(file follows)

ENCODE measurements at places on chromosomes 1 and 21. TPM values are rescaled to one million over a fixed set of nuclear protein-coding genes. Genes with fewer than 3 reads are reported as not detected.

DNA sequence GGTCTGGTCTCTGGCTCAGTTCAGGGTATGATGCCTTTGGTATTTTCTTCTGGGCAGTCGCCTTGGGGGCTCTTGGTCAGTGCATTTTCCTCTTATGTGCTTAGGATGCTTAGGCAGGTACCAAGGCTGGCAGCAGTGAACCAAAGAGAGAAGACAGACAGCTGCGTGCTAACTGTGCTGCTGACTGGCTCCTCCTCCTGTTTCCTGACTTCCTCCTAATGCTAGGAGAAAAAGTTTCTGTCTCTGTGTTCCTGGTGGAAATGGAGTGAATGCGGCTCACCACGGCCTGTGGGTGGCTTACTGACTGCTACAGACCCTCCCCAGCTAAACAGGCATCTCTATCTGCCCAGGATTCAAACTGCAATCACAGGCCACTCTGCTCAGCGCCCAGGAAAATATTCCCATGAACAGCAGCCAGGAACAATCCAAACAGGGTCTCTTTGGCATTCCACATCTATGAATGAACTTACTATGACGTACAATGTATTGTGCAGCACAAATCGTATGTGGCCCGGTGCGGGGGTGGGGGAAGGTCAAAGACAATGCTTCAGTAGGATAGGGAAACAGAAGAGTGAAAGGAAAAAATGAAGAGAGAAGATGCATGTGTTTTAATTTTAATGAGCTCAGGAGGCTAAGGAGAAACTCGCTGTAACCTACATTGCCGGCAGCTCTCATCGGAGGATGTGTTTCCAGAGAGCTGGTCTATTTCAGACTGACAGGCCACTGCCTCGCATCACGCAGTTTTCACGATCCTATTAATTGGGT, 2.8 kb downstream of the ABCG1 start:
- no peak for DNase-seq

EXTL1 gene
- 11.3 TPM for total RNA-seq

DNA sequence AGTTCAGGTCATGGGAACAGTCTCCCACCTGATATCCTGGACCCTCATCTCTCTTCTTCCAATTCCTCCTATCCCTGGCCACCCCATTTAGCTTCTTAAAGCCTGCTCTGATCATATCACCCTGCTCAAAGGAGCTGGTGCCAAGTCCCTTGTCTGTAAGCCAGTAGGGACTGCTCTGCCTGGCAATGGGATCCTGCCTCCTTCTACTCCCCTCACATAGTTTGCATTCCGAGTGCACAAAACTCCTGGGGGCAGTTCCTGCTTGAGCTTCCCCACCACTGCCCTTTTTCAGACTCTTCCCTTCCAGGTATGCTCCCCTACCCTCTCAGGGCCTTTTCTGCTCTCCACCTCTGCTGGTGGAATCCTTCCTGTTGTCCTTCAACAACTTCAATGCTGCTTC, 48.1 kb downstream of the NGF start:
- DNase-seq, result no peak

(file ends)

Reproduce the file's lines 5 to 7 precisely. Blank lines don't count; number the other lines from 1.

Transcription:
- 11.3 TPM for total RNA-seq

DNA sequence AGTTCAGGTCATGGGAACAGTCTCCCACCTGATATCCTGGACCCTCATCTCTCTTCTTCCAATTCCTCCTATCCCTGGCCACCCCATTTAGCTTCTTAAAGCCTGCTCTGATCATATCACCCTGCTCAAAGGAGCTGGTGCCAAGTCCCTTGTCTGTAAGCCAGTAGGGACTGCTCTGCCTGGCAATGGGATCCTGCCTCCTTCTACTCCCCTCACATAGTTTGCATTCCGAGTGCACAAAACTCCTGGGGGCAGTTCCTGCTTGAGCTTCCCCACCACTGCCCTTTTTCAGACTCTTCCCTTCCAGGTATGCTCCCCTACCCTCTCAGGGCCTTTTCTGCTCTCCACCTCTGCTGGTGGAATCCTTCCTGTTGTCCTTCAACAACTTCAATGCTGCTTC, 48.1 kb downstream of the NGF start:
- DNase-seq, result no peak